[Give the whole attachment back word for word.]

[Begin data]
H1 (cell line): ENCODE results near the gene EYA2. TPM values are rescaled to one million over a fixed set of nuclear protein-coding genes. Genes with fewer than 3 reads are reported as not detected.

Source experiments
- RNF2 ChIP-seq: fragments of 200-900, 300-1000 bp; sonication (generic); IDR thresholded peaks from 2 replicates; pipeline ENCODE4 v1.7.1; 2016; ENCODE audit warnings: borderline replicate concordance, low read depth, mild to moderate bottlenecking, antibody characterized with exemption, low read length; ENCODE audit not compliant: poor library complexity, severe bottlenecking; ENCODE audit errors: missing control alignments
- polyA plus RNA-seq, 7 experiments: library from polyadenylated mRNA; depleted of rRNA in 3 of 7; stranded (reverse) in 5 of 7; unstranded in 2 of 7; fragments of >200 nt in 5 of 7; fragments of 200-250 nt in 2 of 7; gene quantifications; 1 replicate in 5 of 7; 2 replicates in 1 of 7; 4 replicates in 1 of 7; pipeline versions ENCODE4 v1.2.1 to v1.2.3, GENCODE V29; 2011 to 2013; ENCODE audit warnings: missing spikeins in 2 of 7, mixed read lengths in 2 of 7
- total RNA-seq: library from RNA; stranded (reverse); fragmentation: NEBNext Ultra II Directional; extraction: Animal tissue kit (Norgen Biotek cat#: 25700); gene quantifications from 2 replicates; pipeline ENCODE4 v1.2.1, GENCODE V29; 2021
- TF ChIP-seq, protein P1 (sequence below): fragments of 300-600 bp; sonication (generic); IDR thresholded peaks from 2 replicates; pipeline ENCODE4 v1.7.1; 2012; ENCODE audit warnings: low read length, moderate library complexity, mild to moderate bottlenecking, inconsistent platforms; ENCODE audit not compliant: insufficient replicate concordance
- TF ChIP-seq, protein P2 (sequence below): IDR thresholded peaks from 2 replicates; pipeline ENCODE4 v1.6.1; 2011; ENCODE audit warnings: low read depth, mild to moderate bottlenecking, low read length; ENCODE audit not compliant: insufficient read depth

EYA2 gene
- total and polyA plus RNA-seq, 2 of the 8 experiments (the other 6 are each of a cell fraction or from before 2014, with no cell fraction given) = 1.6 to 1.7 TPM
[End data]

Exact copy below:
H1 (cell line): ENCODE results near the gene EYA2. TPM values are rescaled to one million over a fixed set of nuclear protein-coding genes. Genes with fewer than 3 reads are reported as not detected.

Source experiments
- RNF2 ChIP-seq: fragments of 200-900, 300-1000 bp; sonication (generic); IDR thresholded peaks from 2 replicates; pipeline ENCODE4 v1.7.1; 2016; ENCODE audit warnings: borderline replicate concordance, low read depth, mild to moderate bottlenecking, antibody characterized with exemption, low read length; ENCODE audit not compliant: poor library complexity, severe bottlenecking; ENCODE audit errors: missing control alignments
- polyA plus RNA-seq, 7 experiments: library from polyadenylated mRNA; depleted of rRNA in 3 of 7; stranded (reverse) in 5 of 7; unstranded in 2 of 7; fragments of >200 nt in 5 of 7; fragments of 200-250 nt in 2 of 7; gene quantifications; 1 replicate in 5 of 7; 2 replicates in 1 of 7; 4 replicates in 1 of 7; pipeline versions ENCODE4 v1.2.1 to v1.2.3, GENCODE V29; 2011 to 2013; ENCODE audit warnings: missing spikeins in 2 of 7, mixed read lengths in 2 of 7
- total RNA-seq: library from RNA; stranded (reverse); fragmentation: NEBNext Ultra II Directional; extraction: Animal tissue kit (Norgen Biotek cat#: 25700); gene quantifications from 2 replicates; pipeline ENCODE4 v1.2.1, GENCODE V29; 2021
- TF ChIP-seq, protein P1 (sequence below): fragments of 300-600 bp; sonication (generic); IDR thresholded peaks from 2 replicates; pipeline ENCODE4 v1.7.1; 2012; ENCODE audit warnings: low read length, moderate library complexity, mild to moderate bottlenecking, inconsistent platforms; ENCODE audit not compliant: insufficient replicate concordance
- TF ChIP-seq, protein P2 (sequence below): IDR thresholded peaks from 2 replicates; pipeline ENCODE4 v1.6.1; 2011; ENCODE audit warnings: low read depth, mild to moderate bottlenecking, low read length; ENCODE audit not compliant: insufficient read depth

EYA2 gene
- total and polyA plus RNA-seq, 2 of the 8 experiments (the other 6 are each of a cell fraction or from before 2014, with no cell fraction given) = 1.6 to 1.7 TPM